High times at the High Commission – October
On Saturday evening we attended a reception at the British High Commission to welcome the teams competing in 19th Commonwealth Games in Delhi. We have been looking forward to the event for days.
I have to admit I was slightly nervous at the prospect of taking 28 lively students to what I thought what was likely to be a very formal and slightly stuffy event. I wanted it to go well and there was much that could go wrong. I’d worked out my game plan in advance. It was comprised of four tasks: make sure they looked presentable; get them all on the bus; make sure they all behaved themselves when they got there; and get them all back on the bus and the end of the night.
The dress code was informal or team colours. I consulted with the students and they opted for the former. ‘Informal’ means different things to different people so I left them in no doubt that for me and in this context it meant smart. To reinforce the message I gave out a long list of things they shouldn’t wear: football shirts, boob tubes, shorts, flip flops, the turbans some of them had bought in Jaipur etc. I have to admit that I didn’t feel altogether at ease with some of the choices, but collectively we just about looked the part. Task one completed successfully.
Task two proved more difficult than I imagined. It was late. I called the travel agent to discover that the bus was snarled in traffic but was on its way. When it finally arrived I quickly realised that the driver didn’t know where we were going. More frantic phone calls to the travel agent and we were soon on our way. Task two in the bag.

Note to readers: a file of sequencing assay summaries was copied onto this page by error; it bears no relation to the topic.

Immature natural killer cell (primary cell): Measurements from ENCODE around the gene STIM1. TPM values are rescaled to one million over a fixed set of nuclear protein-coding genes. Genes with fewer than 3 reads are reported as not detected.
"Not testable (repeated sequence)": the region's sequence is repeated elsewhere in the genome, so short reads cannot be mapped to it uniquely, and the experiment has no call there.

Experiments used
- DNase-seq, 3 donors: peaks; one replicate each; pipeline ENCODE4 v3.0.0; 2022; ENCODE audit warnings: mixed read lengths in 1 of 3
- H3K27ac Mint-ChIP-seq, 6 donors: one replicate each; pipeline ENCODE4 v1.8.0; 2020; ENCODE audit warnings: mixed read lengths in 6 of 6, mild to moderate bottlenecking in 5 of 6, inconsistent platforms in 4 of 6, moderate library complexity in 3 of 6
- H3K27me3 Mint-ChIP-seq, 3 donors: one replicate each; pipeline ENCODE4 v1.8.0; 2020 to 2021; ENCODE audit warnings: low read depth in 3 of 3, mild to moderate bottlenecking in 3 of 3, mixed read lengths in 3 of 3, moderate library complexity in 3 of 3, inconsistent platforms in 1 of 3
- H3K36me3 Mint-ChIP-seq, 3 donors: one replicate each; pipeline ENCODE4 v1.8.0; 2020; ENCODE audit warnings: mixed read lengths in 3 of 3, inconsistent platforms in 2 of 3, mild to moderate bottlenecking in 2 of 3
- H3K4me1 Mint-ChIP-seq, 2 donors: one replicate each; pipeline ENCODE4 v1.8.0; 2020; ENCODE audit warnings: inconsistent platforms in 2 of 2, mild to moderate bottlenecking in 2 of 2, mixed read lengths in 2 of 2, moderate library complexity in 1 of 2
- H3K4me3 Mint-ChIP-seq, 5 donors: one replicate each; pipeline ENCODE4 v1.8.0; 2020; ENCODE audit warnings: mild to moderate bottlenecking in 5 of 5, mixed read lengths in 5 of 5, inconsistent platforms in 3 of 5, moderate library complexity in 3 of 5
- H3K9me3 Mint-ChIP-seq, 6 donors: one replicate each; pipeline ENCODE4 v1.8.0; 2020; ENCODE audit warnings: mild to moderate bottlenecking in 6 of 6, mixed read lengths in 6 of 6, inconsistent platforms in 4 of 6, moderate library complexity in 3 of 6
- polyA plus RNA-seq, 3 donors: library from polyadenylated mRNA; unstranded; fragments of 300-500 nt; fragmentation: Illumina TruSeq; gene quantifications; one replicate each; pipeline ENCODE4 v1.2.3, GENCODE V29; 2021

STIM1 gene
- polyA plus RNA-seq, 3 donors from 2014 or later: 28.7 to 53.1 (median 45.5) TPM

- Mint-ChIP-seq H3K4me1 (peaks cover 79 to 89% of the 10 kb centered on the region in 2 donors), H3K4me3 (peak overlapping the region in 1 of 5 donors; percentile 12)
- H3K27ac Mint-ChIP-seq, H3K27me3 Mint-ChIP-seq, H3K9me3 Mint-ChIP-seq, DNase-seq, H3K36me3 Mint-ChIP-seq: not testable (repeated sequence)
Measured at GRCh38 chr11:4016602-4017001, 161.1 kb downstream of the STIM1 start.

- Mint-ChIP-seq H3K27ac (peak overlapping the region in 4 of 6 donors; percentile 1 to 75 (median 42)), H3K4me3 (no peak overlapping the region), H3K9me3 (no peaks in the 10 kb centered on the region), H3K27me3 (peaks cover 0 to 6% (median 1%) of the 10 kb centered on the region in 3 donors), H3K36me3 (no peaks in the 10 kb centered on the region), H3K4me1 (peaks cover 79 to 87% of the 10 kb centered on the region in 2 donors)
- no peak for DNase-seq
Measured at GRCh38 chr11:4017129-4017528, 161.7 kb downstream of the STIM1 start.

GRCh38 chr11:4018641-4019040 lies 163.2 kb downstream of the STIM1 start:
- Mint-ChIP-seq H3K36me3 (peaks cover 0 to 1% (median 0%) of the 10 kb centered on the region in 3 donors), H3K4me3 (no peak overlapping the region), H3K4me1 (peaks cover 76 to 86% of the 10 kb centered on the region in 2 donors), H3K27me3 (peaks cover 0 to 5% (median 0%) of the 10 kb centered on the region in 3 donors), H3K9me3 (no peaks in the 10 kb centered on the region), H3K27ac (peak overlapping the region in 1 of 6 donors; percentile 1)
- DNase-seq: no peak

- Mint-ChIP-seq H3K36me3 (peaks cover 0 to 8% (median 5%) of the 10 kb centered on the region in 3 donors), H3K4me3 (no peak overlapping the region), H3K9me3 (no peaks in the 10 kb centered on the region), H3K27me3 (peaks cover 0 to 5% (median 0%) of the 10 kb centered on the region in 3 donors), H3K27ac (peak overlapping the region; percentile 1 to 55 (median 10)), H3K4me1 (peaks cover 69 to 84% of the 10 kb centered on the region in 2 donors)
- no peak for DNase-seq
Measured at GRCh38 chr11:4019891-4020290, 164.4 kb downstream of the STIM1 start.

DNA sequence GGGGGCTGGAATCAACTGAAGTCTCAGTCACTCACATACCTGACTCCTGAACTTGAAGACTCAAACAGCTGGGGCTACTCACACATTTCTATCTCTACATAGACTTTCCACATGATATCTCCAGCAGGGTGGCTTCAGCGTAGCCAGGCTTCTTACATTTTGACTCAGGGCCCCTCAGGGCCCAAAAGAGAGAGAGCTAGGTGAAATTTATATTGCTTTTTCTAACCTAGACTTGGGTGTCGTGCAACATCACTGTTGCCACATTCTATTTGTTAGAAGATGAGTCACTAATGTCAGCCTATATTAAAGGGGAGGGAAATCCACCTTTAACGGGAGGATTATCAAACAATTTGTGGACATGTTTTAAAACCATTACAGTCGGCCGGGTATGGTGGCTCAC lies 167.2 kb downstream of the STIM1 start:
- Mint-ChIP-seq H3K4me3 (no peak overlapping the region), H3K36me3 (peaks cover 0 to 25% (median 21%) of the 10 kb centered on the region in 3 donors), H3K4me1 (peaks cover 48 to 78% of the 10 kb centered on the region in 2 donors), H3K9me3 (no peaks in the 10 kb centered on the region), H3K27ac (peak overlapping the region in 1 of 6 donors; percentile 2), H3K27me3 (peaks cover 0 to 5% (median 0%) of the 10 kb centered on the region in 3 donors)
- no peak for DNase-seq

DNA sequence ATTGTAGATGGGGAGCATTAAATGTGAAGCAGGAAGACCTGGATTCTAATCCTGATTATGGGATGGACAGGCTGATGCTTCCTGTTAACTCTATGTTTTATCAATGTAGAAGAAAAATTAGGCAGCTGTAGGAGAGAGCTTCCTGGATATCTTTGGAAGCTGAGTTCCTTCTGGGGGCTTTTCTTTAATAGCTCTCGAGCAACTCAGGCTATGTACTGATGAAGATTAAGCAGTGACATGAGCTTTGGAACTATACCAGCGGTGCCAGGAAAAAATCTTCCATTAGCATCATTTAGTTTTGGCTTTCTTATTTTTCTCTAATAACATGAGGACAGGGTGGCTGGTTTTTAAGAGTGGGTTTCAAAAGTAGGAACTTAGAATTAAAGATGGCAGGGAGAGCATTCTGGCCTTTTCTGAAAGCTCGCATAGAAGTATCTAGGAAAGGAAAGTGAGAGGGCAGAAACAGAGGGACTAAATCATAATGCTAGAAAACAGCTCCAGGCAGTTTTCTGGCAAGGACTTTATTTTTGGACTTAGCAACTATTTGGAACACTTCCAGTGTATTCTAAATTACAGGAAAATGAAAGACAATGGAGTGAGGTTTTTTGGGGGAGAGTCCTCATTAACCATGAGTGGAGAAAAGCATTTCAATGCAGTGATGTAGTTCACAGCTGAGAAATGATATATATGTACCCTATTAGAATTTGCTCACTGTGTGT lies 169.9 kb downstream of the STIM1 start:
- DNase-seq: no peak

The British High Commissioner and his charming wife, Lady Stagg, live at 2 Rajaji Marg, in a beautiful white mansion. And boy do they know how to throw a party. The reception as it turns out was in their lush and extensive garden. The food was delicious, the drinks were on the house, and both were served up by impeccably dressed waiters. It was clear from the moment we walked through the gate that we were in for a night to remember.
Students + free bar, are a combination of words that usually end in lurid newspaper headlines. And a few of these were already running through my head: ‘Drunken students in pool party at Higher Commissioner’s residence’, ‘Students tarnish Britain’s image in India’, ‘Sheffield Hallam University students ejected from High Commission’, ‘British academic causes diplomatic incident inDelhi’.
I needn’t have worried. They certainly made use of the bar and as a result by the end of the night they were in high spirits. But on every count they were brilliant. They mixed freely with the athletes and dignitaries, and some of them networked like mad. To top it all, they even danced. In fact they were the first and only people to dance. As dusk fell and a flock of flying foxes wafted across the sky I found myself grinning like an idiot. Everywhere I looked I could see our students with enormous smiles on their faces. It was a magical moment. They were having a ball and I felt like a proud parent. I finally took my dad hat off and joined the party. Task three completed.
One more task and it was game over. Getting them on the bus went like a dream. No doubt helped in part by the fact that we were the last to go, reducing the chances of one or two going astray. By 9.30 it was all present and correct and we were on the road for, well let’s just call it a song laden, journey back to the hostel. It was only 10 pm. For me, mission accomplished, the night was over. They, on the other hand, were off to the Blues Bar, one of their favourite bars, to continue the party. The insisted that I go with them but everything had gone so well up to that point that I didn’t want to risk my luck. Still it was nice to be invited.
October 2 is the anniversary of Ghandi’s assassination. Ghandi Jayanti is a national holiday in India. With the markets, offices and banks closed Delhi was strangely quiet. The perfect day for recovering from a hangover.